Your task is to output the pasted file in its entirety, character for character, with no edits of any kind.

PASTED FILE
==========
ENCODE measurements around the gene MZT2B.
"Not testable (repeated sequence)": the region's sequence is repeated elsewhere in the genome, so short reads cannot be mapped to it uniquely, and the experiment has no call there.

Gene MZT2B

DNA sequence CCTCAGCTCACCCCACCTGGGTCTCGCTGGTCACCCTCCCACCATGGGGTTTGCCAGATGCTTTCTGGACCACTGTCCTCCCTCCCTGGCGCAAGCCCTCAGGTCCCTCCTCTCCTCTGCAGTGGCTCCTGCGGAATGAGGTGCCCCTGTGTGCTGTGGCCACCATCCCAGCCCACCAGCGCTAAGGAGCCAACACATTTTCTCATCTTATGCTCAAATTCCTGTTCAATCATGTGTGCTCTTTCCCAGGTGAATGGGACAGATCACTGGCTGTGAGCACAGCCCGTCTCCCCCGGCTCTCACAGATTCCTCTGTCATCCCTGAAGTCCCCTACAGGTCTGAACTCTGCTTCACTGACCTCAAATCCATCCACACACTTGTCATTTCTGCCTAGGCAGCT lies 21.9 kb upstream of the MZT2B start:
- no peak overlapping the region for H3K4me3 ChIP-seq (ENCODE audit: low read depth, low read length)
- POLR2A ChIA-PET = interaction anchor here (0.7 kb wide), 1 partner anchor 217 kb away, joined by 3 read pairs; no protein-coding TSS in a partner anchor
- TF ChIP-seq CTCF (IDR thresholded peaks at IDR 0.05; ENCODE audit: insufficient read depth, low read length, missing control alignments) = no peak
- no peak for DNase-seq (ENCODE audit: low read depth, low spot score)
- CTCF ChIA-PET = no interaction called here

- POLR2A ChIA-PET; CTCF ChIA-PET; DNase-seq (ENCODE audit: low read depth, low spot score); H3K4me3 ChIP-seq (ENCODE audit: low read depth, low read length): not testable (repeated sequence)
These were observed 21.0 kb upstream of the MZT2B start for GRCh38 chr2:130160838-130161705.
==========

ENCODE measurements around the gene MZT2B.
"Not testable (repeated sequence)": the region's sequence is repeated elsewhere in the genome, so short reads cannot be mapped to it uniquely, and the experiment has no call there.

Gene MZT2B

DNA sequence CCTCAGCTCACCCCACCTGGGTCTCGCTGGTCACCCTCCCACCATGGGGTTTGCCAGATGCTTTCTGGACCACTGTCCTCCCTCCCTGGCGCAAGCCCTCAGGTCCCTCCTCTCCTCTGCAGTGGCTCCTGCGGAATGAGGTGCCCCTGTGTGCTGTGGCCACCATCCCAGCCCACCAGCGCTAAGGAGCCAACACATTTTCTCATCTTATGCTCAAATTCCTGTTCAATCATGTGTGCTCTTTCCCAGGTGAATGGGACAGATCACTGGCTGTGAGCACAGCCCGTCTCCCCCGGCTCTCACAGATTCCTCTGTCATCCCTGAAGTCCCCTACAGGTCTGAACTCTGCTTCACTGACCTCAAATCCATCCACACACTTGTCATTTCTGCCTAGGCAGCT lies 21.9 kb upstream of the MZT2B start:
- no peak overlapping the region for H3K4me3 ChIP-seq (ENCODE audit: low read depth, low read length)
- POLR2A ChIA-PET = interaction anchor here (0.7 kb wide), 1 partner anchor 217 kb away, joined by 3 read pairs; no protein-coding TSS in a partner anchor
- TF ChIP-seq CTCF (IDR thresholded peaks at IDR 0.05; ENCODE audit: insufficient read depth, low read length, missing control alignments) = no peak
- no peak for DNase-seq (ENCODE audit: low read depth, low spot score)
- CTCF ChIA-PET = no interaction called here

- POLR2A ChIA-PET; CTCF ChIA-PET; DNase-seq (ENCODE audit: low read depth, low spot score); H3K4me3 ChIP-seq (ENCODE audit: low read depth, low read length): not testable (repeated sequence)
These were observed 21.0 kb upstream of the MZT2B start for GRCh38 chr2:130160838-130161705.